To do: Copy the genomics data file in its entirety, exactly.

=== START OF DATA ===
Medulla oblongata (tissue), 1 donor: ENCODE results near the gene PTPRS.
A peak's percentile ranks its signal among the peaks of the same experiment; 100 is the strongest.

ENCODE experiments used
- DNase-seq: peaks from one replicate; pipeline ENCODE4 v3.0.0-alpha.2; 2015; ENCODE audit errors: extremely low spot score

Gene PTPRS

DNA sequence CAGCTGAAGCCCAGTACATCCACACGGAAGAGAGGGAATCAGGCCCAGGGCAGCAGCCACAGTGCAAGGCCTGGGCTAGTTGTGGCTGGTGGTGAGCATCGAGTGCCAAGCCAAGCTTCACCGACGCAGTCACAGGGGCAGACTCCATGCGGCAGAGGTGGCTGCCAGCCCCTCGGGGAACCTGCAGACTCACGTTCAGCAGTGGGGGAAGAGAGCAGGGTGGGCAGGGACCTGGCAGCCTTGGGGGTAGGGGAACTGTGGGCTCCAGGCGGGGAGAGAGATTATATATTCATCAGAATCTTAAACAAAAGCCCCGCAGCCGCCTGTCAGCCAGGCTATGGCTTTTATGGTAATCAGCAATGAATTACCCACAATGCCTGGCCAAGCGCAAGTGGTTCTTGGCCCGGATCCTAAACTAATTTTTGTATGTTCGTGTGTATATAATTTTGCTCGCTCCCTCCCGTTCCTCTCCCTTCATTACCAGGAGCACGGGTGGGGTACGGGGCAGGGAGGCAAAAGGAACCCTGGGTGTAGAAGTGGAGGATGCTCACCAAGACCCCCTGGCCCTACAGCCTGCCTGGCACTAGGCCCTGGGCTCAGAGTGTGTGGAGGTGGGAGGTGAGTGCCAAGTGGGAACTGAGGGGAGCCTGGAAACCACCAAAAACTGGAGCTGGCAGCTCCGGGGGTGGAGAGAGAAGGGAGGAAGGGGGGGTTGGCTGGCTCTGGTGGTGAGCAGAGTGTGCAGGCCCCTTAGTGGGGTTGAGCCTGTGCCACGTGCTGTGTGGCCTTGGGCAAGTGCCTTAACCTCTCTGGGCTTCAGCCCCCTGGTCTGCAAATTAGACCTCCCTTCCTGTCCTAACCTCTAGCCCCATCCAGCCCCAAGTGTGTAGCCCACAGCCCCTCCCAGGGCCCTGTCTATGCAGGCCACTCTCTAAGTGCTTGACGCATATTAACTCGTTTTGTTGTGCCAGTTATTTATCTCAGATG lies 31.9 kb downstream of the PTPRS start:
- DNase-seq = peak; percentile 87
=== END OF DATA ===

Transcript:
Medulla oblongata (tissue), 1 donor: ENCODE results near the gene PTPRS.
A peak's percentile ranks its signal among the peaks of the same experiment; 100 is the strongest.

ENCODE experiments used
- DNase-seq: peaks from one replicate; pipeline ENCODE4 v3.0.0-alpha.2; 2015; ENCODE audit errors: extremely low spot score

Gene PTPRS

DNA sequence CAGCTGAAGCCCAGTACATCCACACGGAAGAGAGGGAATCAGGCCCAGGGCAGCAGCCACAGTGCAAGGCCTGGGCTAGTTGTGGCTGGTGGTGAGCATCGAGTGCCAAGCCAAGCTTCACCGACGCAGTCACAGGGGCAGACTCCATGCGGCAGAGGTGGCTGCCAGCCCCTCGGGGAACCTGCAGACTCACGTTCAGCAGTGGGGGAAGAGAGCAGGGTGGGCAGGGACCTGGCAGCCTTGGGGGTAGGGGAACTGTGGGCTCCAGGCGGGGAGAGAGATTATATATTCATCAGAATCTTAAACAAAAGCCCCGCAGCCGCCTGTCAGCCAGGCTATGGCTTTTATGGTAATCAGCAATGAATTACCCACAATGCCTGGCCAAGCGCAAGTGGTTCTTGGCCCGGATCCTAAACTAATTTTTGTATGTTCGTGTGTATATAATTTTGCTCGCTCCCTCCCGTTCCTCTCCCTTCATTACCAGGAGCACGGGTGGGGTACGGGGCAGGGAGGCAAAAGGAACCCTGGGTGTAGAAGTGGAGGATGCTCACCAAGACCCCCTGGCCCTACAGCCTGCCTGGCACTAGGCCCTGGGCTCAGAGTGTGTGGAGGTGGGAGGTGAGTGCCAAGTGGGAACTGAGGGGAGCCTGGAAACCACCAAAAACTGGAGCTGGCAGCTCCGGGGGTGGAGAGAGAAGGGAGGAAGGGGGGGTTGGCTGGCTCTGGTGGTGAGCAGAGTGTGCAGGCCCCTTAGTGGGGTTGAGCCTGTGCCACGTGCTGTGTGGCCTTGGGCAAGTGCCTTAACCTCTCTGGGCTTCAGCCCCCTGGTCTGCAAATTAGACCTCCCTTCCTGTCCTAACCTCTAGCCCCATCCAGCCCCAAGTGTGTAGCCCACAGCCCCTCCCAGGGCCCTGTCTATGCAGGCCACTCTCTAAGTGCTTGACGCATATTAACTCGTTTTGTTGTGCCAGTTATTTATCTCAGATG lies 31.9 kb downstream of the PTPRS start:
- DNase-seq = peak; percentile 87